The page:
The Diamondback Insight is a quality bike that introduces your growing rider to the world of multi-gears, longer distances, and more varied elevations - without breaking the bank.
Seat Height: 25.1" - 30.9"
Weight: 23.75 lb.
Frame Material: Aluminum Alloy
Tire Size: 20"
Brake Type: V-Pull
Speed/Shifters: 7-speed Shimano Grip Shift
Cassette: 14 - 28t
Chain Ring: 42t
Geared Bike Type: Street/Light Trail
Gain Ratio: 2.5/5.0
Wheelbase: 854 mm
Available Online: Yes
The Diamondback Insight 20″ is a solidly built introduction into the world of multi-geared biking for kids. Fast and fun to ride, kids can happily cruise the neighborhood and paved trails while tackling hills with new confidence. Parents, for their part, will be happy with a price that doesn’t break the bank. The Insight 20″ is one of the larger 20″ bikes we’ve reviewed.
I love to ask my testers what they do and don’t like about the bike they’re riding because kids are just plain honest. Our 8-year-old tester responded, “It rides so swiftly! And it’s really easy to brake and to change the gears.” Our 6-year-old tester exclaimed, “It’s so fast! And easy to go up hills. Do I have to say something I don’t like?”
There you have it from the mouths of babes. The Diamondback Insight is a win with kids because it’s fast, and the gearing allows them to tackle hills that have previously been arduous with their old single-speed bikes. It also performs great with easy tricks that most kids naturally gravitate towards at this age, like going over curbs. And it’s a win with parents because you get a quality bike for a very decent price.
With a seat height range of 25.1″ – 31″, the Insight is one of the larger 20″ bikes that we’ve tested. The tough thing with kids’ bikes is that tire size is rarely an indication of how well a bike will fit your child. Within a tire size category, actual bike sizes can vary widely, which is especially true with 20″ bikes. Don’t buy a bike just because you think your child’s age fits them in a certain category. Always measure first.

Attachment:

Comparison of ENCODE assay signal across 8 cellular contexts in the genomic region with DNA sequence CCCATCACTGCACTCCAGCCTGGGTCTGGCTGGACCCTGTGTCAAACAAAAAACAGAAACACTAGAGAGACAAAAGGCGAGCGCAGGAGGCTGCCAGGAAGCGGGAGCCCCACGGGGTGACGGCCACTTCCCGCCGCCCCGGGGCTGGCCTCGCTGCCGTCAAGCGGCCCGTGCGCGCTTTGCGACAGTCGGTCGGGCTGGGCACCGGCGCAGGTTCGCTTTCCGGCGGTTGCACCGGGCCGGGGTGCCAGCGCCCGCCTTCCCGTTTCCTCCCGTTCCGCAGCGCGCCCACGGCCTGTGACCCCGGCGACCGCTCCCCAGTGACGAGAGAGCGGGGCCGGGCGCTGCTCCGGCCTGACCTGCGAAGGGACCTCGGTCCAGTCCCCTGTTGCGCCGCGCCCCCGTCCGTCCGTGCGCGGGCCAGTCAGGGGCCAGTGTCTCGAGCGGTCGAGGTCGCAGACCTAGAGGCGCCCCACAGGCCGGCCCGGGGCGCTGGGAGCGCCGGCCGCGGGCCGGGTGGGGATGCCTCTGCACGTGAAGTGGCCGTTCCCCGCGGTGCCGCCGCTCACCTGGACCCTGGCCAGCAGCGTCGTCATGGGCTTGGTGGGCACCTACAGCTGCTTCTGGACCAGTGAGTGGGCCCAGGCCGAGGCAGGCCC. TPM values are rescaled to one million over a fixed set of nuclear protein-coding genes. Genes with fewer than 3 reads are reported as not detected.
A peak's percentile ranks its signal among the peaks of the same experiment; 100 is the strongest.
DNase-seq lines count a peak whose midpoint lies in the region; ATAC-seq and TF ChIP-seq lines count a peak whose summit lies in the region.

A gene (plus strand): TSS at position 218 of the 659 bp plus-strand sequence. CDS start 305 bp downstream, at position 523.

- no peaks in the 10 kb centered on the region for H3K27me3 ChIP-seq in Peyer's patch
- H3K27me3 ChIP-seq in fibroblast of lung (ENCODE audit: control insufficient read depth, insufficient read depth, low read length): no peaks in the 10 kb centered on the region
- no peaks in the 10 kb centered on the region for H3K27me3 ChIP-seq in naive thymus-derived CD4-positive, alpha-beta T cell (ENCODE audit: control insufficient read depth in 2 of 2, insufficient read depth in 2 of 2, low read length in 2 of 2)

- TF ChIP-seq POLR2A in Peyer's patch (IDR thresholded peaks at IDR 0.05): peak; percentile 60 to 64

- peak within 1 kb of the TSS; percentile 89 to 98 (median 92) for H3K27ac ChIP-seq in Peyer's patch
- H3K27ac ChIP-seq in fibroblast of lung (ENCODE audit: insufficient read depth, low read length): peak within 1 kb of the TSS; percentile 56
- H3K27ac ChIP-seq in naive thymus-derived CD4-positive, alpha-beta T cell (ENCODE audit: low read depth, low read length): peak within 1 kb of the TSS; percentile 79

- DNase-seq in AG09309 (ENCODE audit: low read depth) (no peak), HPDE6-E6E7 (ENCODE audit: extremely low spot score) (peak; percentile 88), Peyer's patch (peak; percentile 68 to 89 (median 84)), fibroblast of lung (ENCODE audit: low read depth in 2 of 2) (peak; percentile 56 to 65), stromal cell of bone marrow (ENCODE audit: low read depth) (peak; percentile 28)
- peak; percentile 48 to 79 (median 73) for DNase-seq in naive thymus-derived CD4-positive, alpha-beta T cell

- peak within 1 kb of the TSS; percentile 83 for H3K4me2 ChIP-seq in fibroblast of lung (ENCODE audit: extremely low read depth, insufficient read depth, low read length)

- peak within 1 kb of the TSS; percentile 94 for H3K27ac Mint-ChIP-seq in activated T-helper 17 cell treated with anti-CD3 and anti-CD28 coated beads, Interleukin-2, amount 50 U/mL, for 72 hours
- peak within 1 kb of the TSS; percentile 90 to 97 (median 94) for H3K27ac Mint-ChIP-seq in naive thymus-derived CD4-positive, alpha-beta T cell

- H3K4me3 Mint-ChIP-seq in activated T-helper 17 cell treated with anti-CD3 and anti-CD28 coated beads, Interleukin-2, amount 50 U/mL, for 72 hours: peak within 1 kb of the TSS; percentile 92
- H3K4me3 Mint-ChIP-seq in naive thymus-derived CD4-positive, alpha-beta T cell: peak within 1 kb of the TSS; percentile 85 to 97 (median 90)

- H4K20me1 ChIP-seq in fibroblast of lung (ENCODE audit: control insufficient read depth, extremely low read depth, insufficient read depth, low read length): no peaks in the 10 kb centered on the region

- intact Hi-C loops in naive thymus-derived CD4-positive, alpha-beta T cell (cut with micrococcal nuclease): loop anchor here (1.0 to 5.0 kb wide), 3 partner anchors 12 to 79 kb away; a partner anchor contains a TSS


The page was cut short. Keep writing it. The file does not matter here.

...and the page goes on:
Of all of our testers, the Diamondback Insight was the best fit for our 8-year-old tester with an inseam of 24.25″ (seat height set at 28.25″). This same 8-year-old tester was far too tall to fit on many of the smaller, higher-end 20″ bikes we’ve been testing lately. (Measure, measure, measure!) She was on the verge of being too tall for this bike as well, but has a little bit of time left to comfortably ride.
For our 6-year-old tester with an inseam of 21.6″, we set the seat height at 25.5″ (just above the minimum seat height) and he looked great riding the bike. The Insight was a nice fit from a seat height and handlebar reach perspective, but the standover height does give us pause. (Read more on that in the section below.)
Our 10-year-old tester with a 25.75″ inseam had his legs properly extended with the seat set at its maximum height, and could barely touch the ground with with his tip toes when stopped. Even though this would imply from a seat height perspective that he should fit on the bike, the Insight was clearly too small for him – he looked a bit like a clown riding a circus bike. 🙂